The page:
7 Ingredients for Teams that Enable Exceptional Remote Work (Part 2)

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female employee engaged in webcam conversation with coworkers

In part 1 of this article, I wrote about how communication and connection contribute to enhanced skills necessary for remote work. Here in part 2, I share five additional ingredients for teams, as shared by Jennifer Britton of Remote Pathways in her  Remote Working Whitepaper (pdf)

Clarity  is one of the most important enablers of exceptional remote work. This involves clarity of focus, clarity of priorities, clarity of expectations, clarity of roles and responsibilities. In the remote space, we need to make things EXPLICIT, and be regularly exploring our ASSUMPTIONS. 

What clarity is needed for team members to do their best work? 

Culture encompasses both visible (behaviors, language, artefact) and invisible manifestations (norms, values, basic assumptions or beliefs).” – Rosinski, 2003, p 20. 

In shaping a culture there are the things we can see and help to define us (our taglines or the way we start meetings) and there are things that we don’t see. Team culture can remain very diffuse and not clear in the remote space. Taking efforts to clarify and intentionally shaping what team culture is, and how we do things, becomes paramount for remote team performance.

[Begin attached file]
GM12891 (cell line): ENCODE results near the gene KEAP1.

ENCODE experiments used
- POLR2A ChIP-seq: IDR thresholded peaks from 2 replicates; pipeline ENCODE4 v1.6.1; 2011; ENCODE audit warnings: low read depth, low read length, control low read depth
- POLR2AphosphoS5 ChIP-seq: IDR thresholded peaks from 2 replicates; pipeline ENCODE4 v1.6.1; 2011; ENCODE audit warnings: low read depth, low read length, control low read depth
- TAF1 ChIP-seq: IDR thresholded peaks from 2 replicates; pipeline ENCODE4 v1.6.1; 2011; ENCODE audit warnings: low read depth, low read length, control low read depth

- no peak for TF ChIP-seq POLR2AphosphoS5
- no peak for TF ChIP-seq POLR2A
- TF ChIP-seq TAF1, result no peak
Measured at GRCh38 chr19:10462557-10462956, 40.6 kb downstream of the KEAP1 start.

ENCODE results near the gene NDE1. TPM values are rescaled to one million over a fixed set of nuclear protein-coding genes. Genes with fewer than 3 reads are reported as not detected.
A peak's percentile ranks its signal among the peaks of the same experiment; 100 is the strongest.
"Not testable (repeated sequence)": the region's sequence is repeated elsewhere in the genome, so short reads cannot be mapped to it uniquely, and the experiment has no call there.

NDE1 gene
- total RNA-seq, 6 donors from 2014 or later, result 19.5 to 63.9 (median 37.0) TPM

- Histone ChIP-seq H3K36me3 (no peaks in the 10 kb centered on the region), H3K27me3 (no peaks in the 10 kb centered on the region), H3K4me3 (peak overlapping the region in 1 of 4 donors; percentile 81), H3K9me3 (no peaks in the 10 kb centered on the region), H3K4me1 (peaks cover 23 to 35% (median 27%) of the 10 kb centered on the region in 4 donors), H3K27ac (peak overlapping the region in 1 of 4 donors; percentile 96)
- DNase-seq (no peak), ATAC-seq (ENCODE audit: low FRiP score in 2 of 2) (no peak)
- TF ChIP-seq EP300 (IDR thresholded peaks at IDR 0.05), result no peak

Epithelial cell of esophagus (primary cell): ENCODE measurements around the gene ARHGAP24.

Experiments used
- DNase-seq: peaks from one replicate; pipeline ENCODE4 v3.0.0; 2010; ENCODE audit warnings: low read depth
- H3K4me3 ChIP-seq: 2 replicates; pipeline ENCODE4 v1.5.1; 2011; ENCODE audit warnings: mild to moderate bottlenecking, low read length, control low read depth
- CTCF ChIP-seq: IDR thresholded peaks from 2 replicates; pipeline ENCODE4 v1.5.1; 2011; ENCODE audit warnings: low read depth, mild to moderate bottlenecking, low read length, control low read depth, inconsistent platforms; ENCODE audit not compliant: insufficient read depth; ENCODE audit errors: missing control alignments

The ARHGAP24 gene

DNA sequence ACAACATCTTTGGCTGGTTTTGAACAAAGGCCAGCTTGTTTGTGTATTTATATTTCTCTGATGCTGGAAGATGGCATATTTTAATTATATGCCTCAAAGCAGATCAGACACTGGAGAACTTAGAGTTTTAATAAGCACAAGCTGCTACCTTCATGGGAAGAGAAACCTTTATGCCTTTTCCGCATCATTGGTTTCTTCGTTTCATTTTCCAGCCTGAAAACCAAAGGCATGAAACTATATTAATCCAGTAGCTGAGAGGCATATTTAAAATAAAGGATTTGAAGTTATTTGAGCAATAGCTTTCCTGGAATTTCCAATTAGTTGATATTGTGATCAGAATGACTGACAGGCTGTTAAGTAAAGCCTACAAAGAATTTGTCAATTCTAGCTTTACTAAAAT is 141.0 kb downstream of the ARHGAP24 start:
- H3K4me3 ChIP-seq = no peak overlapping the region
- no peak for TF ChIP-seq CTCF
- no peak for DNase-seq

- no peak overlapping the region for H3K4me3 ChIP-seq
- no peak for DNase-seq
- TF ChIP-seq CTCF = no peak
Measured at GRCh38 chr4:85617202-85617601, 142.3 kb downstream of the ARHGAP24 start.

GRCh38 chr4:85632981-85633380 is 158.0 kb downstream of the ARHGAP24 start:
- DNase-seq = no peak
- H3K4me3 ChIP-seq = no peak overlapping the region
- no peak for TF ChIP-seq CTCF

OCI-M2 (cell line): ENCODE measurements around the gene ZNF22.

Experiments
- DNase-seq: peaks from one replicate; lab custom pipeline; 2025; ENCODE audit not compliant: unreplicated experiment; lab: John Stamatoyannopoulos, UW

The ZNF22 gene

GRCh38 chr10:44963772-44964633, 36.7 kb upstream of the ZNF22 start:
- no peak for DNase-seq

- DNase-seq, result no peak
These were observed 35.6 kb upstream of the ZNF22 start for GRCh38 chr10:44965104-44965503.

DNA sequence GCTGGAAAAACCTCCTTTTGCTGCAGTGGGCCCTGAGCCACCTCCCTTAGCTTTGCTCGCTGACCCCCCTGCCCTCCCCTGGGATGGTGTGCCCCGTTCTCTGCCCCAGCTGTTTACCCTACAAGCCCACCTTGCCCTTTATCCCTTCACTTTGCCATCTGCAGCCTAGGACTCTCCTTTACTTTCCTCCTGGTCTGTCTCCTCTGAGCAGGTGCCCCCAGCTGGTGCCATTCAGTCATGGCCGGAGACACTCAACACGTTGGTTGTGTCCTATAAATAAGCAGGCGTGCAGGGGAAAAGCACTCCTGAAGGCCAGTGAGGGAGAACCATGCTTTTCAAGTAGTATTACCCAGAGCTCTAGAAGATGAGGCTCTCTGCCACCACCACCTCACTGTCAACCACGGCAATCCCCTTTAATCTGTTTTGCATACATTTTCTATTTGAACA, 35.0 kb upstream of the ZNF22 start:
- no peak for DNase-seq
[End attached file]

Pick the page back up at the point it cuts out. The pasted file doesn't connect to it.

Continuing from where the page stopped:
Team culture becomes even more pronounced or diluted in the remote space, so a focus on this can be really important, especially when people are part of multiple teams. 

Consistency is also key when we are dispersed or operating in different locations. It’s consistency of messaging, practices, and the way we do things. For example, every Monday we meet at 7:30 am, regardless of how many people can attend live. 

Community: Remote Workers are hungry for connection and community. What are you doing to build a sense of connection and identity across your team or organization? Community can range from boosting communication across internal social platforms to interactive virtual lunch and learns. 

Collaboration is an essential skill set when we work remote. We still need to place an emphasis on relationships. Who do you need to collaborate with in order to get things done? What can you do to collaborate better? Where are those collaboration windows and requirements? 

These seven remote enablers are the ingredients for exceptional remote work within our teams. 

Blair Wagner, Organizational Change Manager  
UHR coaching tips to share   

This is the fifth in a series on working remotely, based on content from Jennifer Britton of Remote Pathways. For your convenience, view the first, secondthird, and fourth blog posts. Any feedback that you have on this post, posts in this series, or thoughts in general can be sent to hr-oe-blog@uiowa.edu. Thanks in advance for sharing your thoughts and reading!